The second most obvious partner would be like-minded roommates. For me, it’s important that roommates be like-minded if we’re to be partners in simple living and sustainability. I haven’t found a roommate to partner with, but I will prayerfully look again when my lease is up next summer.

So in the absence of a partner, I must seek community. In fact, even if I had a partner, I still think that it would be healthy and wise to seek community to serve with and alongside towards my “green” goals.

For me, that community is primarily the church. While the evangelical church has been slow to embrace sustainable living, the individual church families I’ve been in have been quick to lend a hand and share with others. I want to continue to foster that in my current church family.

May we all look outside of ourselves and our own families and use our unique gifts to bless others beyond our walls.

Photo by Sombilon Photography

Purposefulness in Apartment Living

sunny apartmentI live in a 580-square-feet, one-bedroom apartment. Some might consider that small, but I find that it’s really sufficient space for one person (I think it would actually be enough space for two, if that man ever comes along). I almost wish it was smaller because I would feel more freedom to get rid of things.

I don’t think I’ll live in an apartment forever as I do want to have a second bedroom for guests and a larger space for gardening. But for now, I’m quite happy to be where I am.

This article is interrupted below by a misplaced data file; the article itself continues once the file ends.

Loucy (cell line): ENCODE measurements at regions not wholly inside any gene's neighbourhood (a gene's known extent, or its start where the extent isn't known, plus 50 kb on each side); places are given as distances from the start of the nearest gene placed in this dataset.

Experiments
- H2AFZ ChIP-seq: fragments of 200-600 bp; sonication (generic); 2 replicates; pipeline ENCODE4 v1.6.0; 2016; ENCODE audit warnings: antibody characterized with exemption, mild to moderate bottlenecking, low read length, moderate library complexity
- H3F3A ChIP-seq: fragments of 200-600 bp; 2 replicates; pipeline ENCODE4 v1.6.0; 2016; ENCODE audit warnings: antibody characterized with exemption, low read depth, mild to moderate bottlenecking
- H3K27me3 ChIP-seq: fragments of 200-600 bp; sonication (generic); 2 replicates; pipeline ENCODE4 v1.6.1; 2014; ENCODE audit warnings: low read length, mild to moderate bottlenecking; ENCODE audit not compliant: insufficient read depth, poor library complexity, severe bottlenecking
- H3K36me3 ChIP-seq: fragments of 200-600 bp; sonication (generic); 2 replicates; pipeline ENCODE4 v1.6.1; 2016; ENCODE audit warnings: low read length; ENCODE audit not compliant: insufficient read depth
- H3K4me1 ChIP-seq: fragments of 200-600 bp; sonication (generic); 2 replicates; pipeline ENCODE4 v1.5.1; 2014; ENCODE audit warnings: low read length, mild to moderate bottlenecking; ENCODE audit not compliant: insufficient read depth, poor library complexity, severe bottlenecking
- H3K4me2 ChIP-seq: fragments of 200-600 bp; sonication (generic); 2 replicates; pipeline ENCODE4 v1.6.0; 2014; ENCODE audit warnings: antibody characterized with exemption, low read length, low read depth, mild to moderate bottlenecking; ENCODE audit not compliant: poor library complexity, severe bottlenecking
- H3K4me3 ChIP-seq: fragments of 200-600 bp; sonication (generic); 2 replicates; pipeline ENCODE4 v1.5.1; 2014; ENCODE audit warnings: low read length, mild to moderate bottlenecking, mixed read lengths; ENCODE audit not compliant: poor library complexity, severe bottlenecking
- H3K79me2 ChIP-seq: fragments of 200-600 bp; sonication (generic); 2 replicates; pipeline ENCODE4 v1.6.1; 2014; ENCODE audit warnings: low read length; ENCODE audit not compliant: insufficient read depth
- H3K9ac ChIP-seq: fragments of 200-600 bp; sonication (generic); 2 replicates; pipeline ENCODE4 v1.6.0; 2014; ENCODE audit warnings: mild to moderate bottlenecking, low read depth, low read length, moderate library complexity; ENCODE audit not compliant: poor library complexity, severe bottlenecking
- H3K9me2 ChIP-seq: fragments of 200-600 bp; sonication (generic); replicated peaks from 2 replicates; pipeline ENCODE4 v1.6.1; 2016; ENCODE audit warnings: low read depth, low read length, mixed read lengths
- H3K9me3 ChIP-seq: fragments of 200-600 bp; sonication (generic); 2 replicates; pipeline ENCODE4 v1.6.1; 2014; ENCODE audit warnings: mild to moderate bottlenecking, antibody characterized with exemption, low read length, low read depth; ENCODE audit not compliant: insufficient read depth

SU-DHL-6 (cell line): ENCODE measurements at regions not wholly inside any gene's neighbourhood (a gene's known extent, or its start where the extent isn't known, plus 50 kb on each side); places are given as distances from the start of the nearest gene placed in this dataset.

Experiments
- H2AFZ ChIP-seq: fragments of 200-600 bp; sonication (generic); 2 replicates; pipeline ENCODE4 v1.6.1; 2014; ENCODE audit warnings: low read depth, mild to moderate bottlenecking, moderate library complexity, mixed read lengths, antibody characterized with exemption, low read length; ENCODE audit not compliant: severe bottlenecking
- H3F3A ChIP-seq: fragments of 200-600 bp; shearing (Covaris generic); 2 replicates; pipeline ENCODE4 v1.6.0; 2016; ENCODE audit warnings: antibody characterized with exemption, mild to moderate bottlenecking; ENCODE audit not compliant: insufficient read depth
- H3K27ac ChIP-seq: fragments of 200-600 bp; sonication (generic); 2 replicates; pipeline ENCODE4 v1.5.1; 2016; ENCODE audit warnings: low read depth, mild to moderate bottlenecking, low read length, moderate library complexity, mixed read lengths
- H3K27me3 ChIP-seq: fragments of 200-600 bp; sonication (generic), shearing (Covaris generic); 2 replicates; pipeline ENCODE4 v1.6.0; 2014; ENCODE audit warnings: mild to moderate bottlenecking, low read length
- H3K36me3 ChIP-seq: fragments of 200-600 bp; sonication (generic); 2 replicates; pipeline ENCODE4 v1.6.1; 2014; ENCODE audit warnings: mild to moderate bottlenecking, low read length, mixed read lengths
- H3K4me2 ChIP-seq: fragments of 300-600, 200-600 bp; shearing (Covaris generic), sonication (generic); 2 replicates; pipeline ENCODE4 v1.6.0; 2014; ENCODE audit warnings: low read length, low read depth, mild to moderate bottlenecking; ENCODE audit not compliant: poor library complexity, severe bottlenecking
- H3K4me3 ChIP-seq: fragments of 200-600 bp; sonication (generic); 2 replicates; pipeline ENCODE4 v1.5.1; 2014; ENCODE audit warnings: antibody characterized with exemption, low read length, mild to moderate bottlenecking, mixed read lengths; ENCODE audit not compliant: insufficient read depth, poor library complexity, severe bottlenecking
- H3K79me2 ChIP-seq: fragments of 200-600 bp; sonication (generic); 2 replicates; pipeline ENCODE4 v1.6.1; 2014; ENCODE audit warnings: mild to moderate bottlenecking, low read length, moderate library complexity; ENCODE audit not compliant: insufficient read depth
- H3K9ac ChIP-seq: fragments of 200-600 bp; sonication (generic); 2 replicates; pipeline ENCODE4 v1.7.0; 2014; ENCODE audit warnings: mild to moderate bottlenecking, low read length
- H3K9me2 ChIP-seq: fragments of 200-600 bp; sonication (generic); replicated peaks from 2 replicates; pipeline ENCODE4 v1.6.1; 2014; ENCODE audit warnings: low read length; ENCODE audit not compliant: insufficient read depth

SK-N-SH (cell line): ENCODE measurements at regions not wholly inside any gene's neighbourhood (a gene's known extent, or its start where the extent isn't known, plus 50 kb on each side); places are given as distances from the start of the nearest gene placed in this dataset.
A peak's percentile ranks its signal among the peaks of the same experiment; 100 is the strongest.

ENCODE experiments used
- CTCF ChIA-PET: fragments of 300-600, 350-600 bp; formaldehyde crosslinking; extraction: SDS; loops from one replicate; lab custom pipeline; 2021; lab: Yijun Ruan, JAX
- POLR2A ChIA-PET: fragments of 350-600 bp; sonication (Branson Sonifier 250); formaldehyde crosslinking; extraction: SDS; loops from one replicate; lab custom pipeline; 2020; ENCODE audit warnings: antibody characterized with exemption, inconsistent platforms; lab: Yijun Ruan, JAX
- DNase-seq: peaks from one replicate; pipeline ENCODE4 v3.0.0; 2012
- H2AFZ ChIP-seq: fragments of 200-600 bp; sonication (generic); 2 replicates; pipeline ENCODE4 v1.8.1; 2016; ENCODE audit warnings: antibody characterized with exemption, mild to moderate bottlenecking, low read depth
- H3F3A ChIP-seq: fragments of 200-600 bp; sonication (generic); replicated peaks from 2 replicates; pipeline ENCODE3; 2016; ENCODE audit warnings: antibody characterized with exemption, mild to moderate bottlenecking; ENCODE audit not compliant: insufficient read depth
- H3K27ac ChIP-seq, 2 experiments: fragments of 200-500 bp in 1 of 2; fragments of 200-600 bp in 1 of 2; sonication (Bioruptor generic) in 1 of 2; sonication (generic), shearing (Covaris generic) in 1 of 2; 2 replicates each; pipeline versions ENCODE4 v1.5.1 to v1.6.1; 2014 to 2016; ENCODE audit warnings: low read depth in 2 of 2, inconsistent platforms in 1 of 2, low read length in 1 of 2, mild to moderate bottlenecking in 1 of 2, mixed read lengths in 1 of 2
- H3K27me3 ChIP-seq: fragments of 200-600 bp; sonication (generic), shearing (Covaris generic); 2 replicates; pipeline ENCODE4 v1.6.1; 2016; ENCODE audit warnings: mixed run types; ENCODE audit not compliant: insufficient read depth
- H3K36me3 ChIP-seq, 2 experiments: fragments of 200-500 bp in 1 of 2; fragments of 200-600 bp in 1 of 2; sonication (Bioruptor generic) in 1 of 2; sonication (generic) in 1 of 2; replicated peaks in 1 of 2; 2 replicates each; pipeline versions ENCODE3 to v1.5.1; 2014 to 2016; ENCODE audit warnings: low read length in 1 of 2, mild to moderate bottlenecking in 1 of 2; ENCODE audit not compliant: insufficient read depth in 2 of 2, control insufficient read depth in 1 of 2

Advantages of Living in an Apartment

1. Hands-free maintenance. This is probably my favorite thing about living in an apartment. If something breaks, all I have to do is place a service request.

I’m not very handy, but I will definitely be learning some of my own maintenance when it’s time to buy my own place.

2. Living in close quarters. I know, that sounds crazy that I think that this is a perk, but it is. I love watching people come and go from my building and the parking lot.

Lots of people share horror stories of noisy neighbors (and I have had those), but I prefer older apartment complexes because they walls are more sturdy and transmit less noise.

3. Better use of resources. Because of those close quarters, I save money on heat. Between being sandwiched between other apartments and a very sunny apartment, I only run my heat for a few hours on the coldest of days.

apartment kitchenI also like that my apartment has a community laundry room on each floor, instead of machines in unit. I only run 2-3 loads of wash every other week, so I definitely don’t need my own set.

4. Perks. I like having a pool within a 3-minute walk of my apartment. While some houses have neighborhood pools, they don’t tend to be so close. My apartment also has a gym, if I ever wanted to take advantage of that.